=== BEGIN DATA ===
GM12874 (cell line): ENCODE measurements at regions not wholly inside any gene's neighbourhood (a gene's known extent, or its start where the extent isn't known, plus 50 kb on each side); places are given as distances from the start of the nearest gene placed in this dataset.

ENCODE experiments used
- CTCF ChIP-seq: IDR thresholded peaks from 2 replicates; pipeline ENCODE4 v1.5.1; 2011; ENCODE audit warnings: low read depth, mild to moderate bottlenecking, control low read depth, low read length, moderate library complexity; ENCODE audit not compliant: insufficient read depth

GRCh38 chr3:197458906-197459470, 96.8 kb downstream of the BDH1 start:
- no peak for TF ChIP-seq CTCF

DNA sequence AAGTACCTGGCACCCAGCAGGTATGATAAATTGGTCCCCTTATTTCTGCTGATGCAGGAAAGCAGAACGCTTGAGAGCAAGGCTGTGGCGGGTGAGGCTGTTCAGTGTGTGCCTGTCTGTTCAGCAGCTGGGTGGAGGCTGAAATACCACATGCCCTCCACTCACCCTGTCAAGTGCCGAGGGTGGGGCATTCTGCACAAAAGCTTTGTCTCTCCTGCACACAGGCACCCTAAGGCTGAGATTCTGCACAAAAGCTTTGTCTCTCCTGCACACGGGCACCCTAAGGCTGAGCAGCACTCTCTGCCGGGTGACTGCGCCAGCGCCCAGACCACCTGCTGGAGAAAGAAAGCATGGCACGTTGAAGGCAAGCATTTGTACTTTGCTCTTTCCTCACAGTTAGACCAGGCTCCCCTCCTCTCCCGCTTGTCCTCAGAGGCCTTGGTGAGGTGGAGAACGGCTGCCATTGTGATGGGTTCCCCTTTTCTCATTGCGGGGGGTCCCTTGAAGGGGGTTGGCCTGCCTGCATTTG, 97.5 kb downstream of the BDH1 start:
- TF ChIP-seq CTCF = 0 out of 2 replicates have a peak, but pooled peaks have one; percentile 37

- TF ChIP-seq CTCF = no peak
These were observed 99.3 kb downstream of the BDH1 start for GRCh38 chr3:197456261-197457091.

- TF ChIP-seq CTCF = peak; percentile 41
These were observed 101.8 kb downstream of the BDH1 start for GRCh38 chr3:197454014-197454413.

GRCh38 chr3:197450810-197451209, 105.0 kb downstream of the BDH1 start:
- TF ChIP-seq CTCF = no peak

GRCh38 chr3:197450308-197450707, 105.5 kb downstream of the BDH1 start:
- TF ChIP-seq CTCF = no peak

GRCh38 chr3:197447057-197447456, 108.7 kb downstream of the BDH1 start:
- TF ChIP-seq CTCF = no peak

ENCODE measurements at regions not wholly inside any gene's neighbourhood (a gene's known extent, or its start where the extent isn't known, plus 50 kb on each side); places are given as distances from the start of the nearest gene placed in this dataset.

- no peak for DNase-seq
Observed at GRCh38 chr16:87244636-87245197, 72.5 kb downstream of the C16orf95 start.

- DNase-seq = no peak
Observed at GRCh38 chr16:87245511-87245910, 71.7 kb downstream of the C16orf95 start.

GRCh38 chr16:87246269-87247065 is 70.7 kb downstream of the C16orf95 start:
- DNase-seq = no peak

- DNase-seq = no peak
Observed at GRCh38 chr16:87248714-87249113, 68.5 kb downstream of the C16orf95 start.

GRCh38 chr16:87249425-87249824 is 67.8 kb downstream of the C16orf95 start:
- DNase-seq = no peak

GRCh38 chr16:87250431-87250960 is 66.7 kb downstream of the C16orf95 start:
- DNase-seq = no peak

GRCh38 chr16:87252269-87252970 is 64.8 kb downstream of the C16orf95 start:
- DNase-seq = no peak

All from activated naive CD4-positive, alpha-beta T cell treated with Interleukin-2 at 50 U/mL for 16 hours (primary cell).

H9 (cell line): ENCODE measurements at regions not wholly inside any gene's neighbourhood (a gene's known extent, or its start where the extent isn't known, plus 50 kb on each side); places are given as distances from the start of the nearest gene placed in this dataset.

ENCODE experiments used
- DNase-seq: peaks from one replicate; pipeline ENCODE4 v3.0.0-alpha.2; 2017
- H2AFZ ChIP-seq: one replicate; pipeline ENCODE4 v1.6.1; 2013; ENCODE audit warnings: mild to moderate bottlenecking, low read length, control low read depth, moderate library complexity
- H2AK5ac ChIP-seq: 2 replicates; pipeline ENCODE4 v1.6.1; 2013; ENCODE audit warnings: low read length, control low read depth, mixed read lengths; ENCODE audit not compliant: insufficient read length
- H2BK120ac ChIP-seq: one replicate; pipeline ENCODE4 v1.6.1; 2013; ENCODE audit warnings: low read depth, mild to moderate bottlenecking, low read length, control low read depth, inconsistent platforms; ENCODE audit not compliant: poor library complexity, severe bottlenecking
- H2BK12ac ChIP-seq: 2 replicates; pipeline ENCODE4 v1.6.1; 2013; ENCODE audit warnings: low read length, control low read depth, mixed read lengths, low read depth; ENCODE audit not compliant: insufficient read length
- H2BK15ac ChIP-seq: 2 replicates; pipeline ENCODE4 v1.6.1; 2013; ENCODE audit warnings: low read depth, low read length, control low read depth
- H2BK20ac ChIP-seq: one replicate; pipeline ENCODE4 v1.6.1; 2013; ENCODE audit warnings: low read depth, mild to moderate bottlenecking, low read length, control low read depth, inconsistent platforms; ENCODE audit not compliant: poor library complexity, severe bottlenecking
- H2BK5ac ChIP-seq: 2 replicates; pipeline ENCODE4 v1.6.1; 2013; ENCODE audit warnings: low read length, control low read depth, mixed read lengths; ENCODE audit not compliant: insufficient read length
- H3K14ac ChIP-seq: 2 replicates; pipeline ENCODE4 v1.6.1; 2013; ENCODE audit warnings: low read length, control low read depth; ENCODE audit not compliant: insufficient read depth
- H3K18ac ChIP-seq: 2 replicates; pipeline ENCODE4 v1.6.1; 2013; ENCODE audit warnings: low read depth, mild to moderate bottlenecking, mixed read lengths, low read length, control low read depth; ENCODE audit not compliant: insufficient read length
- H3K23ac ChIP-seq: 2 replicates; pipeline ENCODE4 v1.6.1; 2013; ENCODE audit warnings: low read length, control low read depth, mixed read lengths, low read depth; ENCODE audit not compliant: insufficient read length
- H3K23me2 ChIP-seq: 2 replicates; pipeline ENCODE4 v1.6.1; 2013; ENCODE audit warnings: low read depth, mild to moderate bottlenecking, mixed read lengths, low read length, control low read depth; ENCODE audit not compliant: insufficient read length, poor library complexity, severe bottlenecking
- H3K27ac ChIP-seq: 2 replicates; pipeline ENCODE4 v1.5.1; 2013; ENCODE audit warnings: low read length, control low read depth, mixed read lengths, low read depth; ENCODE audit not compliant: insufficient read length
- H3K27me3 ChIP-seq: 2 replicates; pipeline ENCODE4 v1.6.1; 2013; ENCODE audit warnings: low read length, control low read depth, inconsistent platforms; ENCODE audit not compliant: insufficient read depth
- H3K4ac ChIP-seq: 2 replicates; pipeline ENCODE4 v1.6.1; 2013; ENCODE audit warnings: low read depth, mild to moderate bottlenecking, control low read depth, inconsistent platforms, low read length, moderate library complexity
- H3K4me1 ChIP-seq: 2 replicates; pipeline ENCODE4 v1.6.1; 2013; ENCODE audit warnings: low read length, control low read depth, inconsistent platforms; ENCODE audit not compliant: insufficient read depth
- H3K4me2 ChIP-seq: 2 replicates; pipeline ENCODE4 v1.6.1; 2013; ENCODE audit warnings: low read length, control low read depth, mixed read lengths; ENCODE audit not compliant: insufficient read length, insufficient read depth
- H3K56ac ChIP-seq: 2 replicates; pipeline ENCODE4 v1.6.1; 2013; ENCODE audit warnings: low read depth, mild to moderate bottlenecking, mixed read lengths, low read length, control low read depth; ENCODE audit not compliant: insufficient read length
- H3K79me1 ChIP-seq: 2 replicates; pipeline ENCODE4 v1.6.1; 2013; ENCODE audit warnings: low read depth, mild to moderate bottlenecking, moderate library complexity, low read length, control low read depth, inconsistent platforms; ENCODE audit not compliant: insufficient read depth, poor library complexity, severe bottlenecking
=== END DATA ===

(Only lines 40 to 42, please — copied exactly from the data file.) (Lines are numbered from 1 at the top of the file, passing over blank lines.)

- H2BK12ac ChIP-seq: 2 replicates; pipeline ENCODE4 v1.6.1; 2013; ENCODE audit warnings: low read length, control low read depth, mixed read lengths, low read depth; ENCODE audit not compliant: insufficient read length
- H2BK15ac ChIP-seq: 2 replicates; pipeline ENCODE4 v1.6.1; 2013; ENCODE audit warnings: low read depth, low read length, control low read depth
- H2BK20ac ChIP-seq: one replicate; pipeline ENCODE4 v1.6.1; 2013; ENCODE audit warnings: low read depth, mild to moderate bottlenecking, low read length, control low read depth, inconsistent platforms; ENCODE audit not compliant: poor library complexity, severe bottlenecking